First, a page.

Leveraging Cheap Debt
Meanwhile, investors who are concerned about L Brands' ability to return capital to investors shouldn't be. The company has generated over $1 billion in free cash flow in each of the past two years and it appears that it will generate between $400 to $600 million in free cash flow this year. This is adequate to cover its annual dividend when coupled with its existing resources. The company also has strong liquidity - $1.63 in working capital for each dollar of its liabilities so there is no "hard" choice for management - L Brands can elect to continue returning capital to shareholders while pursuing other strategies.
If anything, the main concern in terms of L Brands' balance sheet is its high degree of leverage, which exceeds that of its industry. For this reason, L Brands is considered a sub-investment grade credit. Its history of share repurchases and special dividends have effectively siphoned-off its earnings and the company has recapitalized itself through debt. In that sense, L Brands will continue to be dependent on leverage to finance its operations and it is likely that its $5.7 billion in long-term debt will grow in the coming years.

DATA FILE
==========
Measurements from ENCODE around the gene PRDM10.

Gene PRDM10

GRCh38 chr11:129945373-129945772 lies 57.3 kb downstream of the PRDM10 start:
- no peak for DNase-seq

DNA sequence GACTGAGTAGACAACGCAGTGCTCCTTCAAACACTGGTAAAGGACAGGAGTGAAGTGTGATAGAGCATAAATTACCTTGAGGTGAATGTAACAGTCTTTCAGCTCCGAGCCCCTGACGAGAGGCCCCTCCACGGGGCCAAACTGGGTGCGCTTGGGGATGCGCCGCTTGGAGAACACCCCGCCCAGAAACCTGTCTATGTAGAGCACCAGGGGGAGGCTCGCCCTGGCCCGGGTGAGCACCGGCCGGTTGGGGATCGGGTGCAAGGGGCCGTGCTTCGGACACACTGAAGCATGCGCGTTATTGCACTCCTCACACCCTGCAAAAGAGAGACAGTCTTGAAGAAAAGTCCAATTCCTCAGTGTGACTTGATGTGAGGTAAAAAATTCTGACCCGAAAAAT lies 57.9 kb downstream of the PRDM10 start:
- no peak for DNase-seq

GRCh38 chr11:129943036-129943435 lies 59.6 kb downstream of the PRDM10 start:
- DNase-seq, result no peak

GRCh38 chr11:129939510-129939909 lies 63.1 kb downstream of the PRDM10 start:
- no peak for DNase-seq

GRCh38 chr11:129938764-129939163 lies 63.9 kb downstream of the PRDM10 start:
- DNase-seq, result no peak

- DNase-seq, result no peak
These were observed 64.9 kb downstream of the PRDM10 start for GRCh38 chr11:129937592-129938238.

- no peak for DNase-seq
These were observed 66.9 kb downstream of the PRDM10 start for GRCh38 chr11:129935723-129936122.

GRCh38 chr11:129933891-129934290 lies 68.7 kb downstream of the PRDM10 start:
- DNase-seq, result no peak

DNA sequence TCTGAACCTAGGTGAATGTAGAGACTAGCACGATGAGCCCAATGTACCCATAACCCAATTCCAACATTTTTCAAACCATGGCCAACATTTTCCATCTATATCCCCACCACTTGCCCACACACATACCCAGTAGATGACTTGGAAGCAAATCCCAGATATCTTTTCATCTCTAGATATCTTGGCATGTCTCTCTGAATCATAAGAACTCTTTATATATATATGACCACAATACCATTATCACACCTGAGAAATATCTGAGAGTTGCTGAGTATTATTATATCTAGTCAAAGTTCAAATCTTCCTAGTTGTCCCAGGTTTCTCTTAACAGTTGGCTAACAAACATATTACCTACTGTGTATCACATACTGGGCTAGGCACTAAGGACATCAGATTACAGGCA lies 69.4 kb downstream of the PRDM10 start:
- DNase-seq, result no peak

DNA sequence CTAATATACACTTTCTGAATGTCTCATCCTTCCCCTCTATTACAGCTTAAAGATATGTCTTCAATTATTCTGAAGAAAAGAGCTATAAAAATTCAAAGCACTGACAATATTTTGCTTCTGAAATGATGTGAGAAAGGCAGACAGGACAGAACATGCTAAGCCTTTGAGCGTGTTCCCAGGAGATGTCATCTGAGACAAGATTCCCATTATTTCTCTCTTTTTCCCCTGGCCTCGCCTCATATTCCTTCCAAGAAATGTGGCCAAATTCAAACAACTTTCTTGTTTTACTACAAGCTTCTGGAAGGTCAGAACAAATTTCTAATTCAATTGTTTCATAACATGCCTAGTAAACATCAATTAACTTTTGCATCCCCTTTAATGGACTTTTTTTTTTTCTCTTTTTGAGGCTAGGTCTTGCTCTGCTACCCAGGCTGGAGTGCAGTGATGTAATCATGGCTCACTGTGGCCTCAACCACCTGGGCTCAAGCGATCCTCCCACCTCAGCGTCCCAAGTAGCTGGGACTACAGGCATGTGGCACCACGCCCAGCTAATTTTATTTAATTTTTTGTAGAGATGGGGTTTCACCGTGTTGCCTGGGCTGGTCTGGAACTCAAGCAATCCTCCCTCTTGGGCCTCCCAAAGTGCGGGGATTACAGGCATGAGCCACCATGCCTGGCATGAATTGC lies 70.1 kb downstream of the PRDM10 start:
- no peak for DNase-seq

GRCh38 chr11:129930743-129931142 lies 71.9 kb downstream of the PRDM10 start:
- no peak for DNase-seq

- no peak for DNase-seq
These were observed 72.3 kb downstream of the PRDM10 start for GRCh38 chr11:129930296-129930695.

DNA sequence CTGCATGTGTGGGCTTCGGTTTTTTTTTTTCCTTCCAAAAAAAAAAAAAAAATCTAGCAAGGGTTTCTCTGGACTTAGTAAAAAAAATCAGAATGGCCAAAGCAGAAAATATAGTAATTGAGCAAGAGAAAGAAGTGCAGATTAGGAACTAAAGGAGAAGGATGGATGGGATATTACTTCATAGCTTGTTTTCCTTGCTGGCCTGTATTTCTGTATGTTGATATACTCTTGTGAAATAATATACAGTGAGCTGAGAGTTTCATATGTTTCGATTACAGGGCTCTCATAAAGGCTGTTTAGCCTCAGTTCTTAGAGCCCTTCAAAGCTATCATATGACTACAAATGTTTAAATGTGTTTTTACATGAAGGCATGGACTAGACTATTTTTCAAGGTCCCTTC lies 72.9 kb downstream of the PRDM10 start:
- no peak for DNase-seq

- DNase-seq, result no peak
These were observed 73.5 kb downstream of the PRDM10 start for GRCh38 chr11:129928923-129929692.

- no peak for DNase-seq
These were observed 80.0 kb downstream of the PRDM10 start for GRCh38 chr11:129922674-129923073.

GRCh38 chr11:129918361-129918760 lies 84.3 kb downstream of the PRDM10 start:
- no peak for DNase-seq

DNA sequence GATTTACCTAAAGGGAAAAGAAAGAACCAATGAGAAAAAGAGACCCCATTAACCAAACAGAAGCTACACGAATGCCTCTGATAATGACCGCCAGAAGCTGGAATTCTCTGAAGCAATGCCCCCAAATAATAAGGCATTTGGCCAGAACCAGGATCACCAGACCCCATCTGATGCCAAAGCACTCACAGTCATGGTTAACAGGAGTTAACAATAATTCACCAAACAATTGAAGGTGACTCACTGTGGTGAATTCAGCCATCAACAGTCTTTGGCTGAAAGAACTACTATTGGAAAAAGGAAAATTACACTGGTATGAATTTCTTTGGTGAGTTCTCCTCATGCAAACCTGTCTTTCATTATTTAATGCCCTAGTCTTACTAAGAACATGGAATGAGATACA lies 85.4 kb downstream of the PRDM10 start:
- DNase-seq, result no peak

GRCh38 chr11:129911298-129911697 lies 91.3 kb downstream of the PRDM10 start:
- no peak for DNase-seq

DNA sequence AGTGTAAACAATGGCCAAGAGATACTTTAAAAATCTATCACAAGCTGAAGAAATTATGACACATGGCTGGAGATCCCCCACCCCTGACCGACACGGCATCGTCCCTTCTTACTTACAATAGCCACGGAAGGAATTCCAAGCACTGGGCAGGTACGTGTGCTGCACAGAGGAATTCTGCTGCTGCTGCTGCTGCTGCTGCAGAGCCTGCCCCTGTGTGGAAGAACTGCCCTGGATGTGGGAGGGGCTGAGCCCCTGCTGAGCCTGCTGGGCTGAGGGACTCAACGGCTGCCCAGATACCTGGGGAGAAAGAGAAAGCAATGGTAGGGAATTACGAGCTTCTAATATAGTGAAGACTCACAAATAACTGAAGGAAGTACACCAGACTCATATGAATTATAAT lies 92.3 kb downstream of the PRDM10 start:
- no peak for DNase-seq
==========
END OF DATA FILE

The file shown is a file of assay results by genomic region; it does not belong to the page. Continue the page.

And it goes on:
On net, however, L Brands' world-renowned brands will continue to generate robust sales that, in turn, will generate significant free cash flow. This will enable to the company to continue paying dividends for the foreseeable future.
A Slight Discount
L Brands is currently trading at just 18-times its trailing earnings, which is below the multiples of large-cap stocks and its peer group. On a forward basis, L Brands is trading roughly on par with the SP&500 at 17.9-times earnings.
Considering L Brands' third quarter performance thus far and the expectations for the retail sector this coming holiday season, we anticipate that its 2016 earnings will come in at the upper end of its forecast, or $3.85 per share. Further, we expect that with the company having worked off its restructuring efforts in 2016, 2017 will see "cleaner" results and the company will report earnings growth of 7.5%, for earnings per share of $4.14. This implies a target price of $75.53 per share, which is just slightly below the consensus target of $78.38 per share.